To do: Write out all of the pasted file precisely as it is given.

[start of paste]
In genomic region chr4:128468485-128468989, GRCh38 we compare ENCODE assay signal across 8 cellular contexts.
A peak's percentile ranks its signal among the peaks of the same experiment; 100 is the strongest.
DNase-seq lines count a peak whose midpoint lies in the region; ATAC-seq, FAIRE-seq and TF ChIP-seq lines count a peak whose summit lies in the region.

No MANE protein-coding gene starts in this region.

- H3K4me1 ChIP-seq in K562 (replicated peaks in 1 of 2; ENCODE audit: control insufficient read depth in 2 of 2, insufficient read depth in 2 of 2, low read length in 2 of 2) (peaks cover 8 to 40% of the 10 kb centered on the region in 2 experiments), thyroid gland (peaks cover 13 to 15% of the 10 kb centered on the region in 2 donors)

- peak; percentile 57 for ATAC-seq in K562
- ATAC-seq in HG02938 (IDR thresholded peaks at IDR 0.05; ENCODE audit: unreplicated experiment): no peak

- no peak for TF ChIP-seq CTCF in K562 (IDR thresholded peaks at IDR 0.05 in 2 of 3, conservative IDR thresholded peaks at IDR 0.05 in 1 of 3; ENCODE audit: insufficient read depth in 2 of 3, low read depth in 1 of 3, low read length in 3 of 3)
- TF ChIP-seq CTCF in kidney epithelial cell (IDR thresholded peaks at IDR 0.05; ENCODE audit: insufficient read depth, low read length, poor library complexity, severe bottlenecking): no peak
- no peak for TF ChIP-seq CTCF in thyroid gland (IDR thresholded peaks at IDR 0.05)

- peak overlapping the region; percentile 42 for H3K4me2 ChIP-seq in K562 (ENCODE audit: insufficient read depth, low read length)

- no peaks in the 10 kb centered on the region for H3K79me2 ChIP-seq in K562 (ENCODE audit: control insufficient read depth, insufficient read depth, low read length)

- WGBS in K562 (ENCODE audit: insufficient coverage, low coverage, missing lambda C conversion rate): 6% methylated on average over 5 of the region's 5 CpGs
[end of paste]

In genomic region chr4:128468485-128468989, GRCh38 we compare ENCODE assay signal across 8 cellular contexts.
A peak's percentile ranks its signal among the peaks of the same experiment; 100 is the strongest.
DNase-seq lines count a peak whose midpoint lies in the region; ATAC-seq, FAIRE-seq and TF ChIP-seq lines count a peak whose summit lies in the region.

No MANE protein-coding gene starts in this region.

- H3K4me1 ChIP-seq in K562 (replicated peaks in 1 of 2; ENCODE audit: control insufficient read depth in 2 of 2, insufficient read depth in 2 of 2, low read length in 2 of 2) (peaks cover 8 to 40% of the 10 kb centered on the region in 2 experiments), thyroid gland (peaks cover 13 to 15% of the 10 kb centered on the region in 2 donors)

- peak; percentile 57 for ATAC-seq in K562
- ATAC-seq in HG02938 (IDR thresholded peaks at IDR 0.05; ENCODE audit: unreplicated experiment): no peak

- no peak for TF ChIP-seq CTCF in K562 (IDR thresholded peaks at IDR 0.05 in 2 of 3, conservative IDR thresholded peaks at IDR 0.05 in 1 of 3; ENCODE audit: insufficient read depth in 2 of 3, low read depth in 1 of 3, low read length in 3 of 3)
- TF ChIP-seq CTCF in kidney epithelial cell (IDR thresholded peaks at IDR 0.05; ENCODE audit: insufficient read depth, low read length, poor library complexity, severe bottlenecking): no peak
- no peak for TF ChIP-seq CTCF in thyroid gland (IDR thresholded peaks at IDR 0.05)

- peak overlapping the region; percentile 42 for H3K4me2 ChIP-seq in K562 (ENCODE audit: insufficient read depth, low read length)

- no peaks in the 10 kb centered on the region for H3K79me2 ChIP-seq in K562 (ENCODE audit: control insufficient read depth, insufficient read depth, low read length)

- WGBS in K562 (ENCODE audit: insufficient coverage, low coverage, missing lambda C conversion rate): 6% methylated on average over 5 of the region's 5 CpGs